Years ago, I learned to type. As in, I learned to use a typewriter. And I learned the correct lay out for business correspondence, with the sender’s address at the top right, followed by the date and then the recipient’s name and address on the left.
Whoever the letter was going to, it always started with Dear, then a phrase with reference or topic, if required, centred above the body of the letter.
The first line of each paragraph was indented five spaces and it was usual to leave an extra line between paragraphs for ease of reading.
An extra space was always included before the sign-off phrase, which was either “Yours sincerely,” if the letter began with the recipient’s name, or “Yours faithfully,” if it started “Dear Sir,”. And then there were five blank lines – just enough space for the signature – and the name of the sender was typed.
I think the abbreviation “Enc.” was added at the very end to indicate that there was an enclosure with the letter. And a reference in the form ABC/def would be the initials of the writer of the letter (in capitals) and the person who typed it (in lowercase).
This was simply the way things were done, and the format was used pretty much consistently for as long as we had secretaries and typists who had been taught the rules.
And then along came the desktop computer and the bosses got to type their own correspondence. While some of them continued to follow the same rules, I’m sure others had no idea and simply did their own thing.
And then along came email and there were no rules.
A quick glance at my inbox shows that the bank, the letting agent, HMRC and various professional organisations continue to use “Dear”. But even these formal openings tend to be in the format “Dear Firstname Lastname,” – an unforgivable faux pas, if my typing teacher was to be believed.
Although I try and keep to some kind of formal structure and language, I often now start business emails with “Hello” or “Hi” and I don’t think that it’s considered inappropriate.
But what about the sign-off phrase?
We’ve moved far beyond sincerity and fidelity. I absolutely hate the phrase “best regards”, and don’t think “kind regards” is much better. But I understand that for some people “Best wishes” belongs in a birthday card not on business correspondence. “All best”, “Best”, “Warm wishes”… none of them seem to be quite what’s needed.
So mostly it seems that we fall back on “Have a good weekend”, “Speak soon”, “Have a great evening” or a simple and meaningless “Thank you” or “Thanks”.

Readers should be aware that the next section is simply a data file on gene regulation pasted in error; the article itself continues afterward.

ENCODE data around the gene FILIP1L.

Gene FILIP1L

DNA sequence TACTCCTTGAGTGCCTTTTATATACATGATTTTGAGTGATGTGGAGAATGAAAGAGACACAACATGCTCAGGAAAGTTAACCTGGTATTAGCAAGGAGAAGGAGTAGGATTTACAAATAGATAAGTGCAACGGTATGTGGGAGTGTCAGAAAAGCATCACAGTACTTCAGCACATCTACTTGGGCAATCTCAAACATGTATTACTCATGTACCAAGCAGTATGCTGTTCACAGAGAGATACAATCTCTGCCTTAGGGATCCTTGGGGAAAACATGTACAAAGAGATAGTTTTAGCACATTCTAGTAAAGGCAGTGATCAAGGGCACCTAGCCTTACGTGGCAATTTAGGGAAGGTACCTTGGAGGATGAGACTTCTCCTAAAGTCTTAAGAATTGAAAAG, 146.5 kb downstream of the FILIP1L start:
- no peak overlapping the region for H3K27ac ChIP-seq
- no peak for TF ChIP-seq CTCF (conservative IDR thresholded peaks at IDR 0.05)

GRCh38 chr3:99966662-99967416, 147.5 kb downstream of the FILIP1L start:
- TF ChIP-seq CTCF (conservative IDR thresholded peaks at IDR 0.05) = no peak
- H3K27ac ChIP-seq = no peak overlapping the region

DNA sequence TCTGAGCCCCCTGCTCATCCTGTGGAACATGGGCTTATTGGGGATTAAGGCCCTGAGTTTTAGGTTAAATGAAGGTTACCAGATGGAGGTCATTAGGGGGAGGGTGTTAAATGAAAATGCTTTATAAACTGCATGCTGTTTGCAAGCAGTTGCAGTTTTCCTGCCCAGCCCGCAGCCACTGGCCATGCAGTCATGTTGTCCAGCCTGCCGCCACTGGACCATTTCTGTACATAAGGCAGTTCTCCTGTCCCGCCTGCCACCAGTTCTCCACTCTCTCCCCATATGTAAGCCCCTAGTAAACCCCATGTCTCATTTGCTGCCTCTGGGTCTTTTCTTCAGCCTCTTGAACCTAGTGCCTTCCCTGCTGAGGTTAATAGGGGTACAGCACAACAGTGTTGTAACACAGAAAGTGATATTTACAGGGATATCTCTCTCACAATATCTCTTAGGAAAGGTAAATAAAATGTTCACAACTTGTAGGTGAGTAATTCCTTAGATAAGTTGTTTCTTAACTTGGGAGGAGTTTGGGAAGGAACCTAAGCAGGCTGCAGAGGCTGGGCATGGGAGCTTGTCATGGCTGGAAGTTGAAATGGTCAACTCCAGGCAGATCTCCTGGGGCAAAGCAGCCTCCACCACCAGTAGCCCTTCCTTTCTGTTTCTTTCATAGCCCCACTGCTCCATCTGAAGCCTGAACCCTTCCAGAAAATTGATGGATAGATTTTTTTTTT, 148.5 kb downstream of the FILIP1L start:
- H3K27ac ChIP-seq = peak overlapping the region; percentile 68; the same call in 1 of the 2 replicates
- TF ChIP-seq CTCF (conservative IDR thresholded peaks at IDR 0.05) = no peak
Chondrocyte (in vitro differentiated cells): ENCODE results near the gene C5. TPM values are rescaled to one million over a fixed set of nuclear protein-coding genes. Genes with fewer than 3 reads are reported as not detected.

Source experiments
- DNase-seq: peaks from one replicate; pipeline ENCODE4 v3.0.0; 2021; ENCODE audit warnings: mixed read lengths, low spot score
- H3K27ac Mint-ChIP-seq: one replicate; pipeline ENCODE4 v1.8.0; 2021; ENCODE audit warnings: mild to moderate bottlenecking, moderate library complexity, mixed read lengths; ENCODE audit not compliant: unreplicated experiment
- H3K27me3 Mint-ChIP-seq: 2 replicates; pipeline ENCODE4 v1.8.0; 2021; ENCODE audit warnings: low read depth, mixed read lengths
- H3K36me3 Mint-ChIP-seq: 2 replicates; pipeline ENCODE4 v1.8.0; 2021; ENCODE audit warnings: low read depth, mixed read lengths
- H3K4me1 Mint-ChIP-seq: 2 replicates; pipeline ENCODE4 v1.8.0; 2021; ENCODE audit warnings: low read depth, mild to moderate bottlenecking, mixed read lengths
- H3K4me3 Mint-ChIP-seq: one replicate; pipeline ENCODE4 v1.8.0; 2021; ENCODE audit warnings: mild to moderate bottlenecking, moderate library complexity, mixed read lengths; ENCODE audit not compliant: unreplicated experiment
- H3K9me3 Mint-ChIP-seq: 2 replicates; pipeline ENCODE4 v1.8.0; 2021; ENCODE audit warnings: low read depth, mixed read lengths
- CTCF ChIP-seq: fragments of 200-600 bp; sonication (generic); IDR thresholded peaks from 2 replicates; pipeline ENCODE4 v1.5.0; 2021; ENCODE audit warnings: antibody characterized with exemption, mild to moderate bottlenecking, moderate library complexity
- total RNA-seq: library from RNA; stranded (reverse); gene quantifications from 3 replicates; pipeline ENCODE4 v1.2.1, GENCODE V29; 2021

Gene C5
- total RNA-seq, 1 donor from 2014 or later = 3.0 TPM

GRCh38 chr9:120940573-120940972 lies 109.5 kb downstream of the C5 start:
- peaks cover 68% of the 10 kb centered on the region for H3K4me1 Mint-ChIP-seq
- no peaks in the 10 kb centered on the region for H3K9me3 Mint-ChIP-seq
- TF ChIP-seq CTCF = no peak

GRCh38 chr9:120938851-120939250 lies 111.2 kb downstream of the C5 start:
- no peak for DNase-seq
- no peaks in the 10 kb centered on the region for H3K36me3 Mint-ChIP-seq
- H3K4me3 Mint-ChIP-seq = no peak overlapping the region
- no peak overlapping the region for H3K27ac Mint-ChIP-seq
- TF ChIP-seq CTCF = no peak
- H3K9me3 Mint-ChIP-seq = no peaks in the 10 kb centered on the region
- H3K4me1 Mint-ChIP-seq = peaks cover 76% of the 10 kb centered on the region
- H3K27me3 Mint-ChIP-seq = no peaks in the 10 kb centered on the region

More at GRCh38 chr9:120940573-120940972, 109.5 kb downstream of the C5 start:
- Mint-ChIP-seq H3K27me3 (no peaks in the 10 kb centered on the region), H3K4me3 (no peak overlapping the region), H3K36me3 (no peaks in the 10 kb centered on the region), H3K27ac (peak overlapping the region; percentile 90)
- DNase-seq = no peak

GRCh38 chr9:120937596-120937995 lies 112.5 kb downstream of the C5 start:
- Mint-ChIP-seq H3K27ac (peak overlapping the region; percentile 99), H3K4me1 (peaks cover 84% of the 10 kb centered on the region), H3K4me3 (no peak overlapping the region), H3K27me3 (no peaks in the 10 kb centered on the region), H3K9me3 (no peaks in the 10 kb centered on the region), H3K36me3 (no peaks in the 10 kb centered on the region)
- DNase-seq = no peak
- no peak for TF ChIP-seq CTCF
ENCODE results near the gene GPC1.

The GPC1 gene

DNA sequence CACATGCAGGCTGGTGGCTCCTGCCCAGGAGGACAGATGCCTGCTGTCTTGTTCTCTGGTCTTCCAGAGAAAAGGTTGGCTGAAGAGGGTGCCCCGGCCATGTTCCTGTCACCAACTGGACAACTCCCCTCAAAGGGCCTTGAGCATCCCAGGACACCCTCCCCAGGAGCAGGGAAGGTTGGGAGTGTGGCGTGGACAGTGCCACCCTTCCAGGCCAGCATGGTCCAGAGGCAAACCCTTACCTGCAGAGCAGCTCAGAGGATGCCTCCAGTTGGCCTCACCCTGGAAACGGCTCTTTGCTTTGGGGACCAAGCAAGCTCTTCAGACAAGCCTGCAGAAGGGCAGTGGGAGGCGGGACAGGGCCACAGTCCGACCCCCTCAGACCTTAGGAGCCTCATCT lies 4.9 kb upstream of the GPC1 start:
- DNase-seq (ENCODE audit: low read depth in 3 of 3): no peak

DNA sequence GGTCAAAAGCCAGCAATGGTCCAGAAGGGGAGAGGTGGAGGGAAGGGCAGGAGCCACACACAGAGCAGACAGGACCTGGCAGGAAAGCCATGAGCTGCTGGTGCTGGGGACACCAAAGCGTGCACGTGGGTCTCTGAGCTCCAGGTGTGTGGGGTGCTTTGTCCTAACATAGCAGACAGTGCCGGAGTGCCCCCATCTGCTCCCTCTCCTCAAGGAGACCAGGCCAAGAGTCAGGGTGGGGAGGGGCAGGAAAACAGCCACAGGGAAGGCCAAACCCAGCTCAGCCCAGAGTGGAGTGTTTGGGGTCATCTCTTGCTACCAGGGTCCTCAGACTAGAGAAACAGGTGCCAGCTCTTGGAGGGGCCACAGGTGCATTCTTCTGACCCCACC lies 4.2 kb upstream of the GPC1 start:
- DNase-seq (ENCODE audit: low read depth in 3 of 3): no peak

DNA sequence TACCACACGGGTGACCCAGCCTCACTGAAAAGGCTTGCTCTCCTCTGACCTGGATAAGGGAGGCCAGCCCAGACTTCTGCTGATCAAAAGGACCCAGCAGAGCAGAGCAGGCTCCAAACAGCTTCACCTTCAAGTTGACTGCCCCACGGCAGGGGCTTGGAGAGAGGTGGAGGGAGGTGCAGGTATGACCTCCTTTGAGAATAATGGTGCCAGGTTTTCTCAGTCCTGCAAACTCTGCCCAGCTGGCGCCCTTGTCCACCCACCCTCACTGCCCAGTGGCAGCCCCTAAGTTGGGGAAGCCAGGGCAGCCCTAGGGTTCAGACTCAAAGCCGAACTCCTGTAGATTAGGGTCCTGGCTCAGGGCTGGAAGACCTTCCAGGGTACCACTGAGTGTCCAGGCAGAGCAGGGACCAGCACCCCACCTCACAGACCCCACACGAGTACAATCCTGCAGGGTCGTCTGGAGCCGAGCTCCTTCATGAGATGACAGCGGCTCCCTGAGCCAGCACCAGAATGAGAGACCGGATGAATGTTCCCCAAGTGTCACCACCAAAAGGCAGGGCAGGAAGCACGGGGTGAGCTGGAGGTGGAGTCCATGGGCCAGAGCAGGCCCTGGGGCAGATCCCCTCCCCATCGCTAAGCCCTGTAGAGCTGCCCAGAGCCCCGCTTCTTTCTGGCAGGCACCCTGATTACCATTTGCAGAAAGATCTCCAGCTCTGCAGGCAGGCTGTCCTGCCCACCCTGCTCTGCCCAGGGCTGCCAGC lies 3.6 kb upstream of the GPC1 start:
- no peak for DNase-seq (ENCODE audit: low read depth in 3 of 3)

Of course, depending on the time of year we also have the problem of whether or not to use a seasonal greeting or sign off. In this international and supersensitive world, should we wish people Merry Christmas, Happy Hallowe’en, Blessed Beltane, or a Prosperous New Year when we can’t be sure they share our calendar, let alone our culture?
It’s tricky trying to balance being polite with being inclusive and inoffensive, so we end up with anodyne phrases like “Happy Holidays”.
It may seem a little odd to be ranting about this now. After all, it’s still the first half of September, so it’s a while yet till Hallowe’en, Thanksgiving and “the Holiday season”. But, maybe because of my involvement in the Modern Pagan Prayers project, (and particularly the third book, Turn of the Wheel), I’ve become rather more aware of the different seasonal festivals.
Summer is ending and we’re in the period between Lammas and Mabon, both of which have elements of Harvest festival. And yesterday I came across a marvellously non-committal sign-off in an email.
“Wishing you a pleasant seasonal transition”
It’s true that, wherever you are on the planet, whichever culture you belong to and whatever faith you practice – or not – the world continues to spin and the seasons change.
So the photos today illustrate the current seasonal transition here in Middle England and the poem is about correspondence.
Letters from my mother
She used to write round hand
with a gold-nibbed Sheaffer she filled
from a diamond bottle. Meticulous
accounts of non-events would cover
sheet after water-marked sheet
of linen-finish bond. She’d blot
the excess blue-black drops and sign off:
Now we correspond by email.
No emoticons or TLAs contaminate
her concise messages. She proof-reads
carefully and checks her spelling
in Chambers’s Twentieth Century.
Registered virus software stamps
digital approval, but, for added security,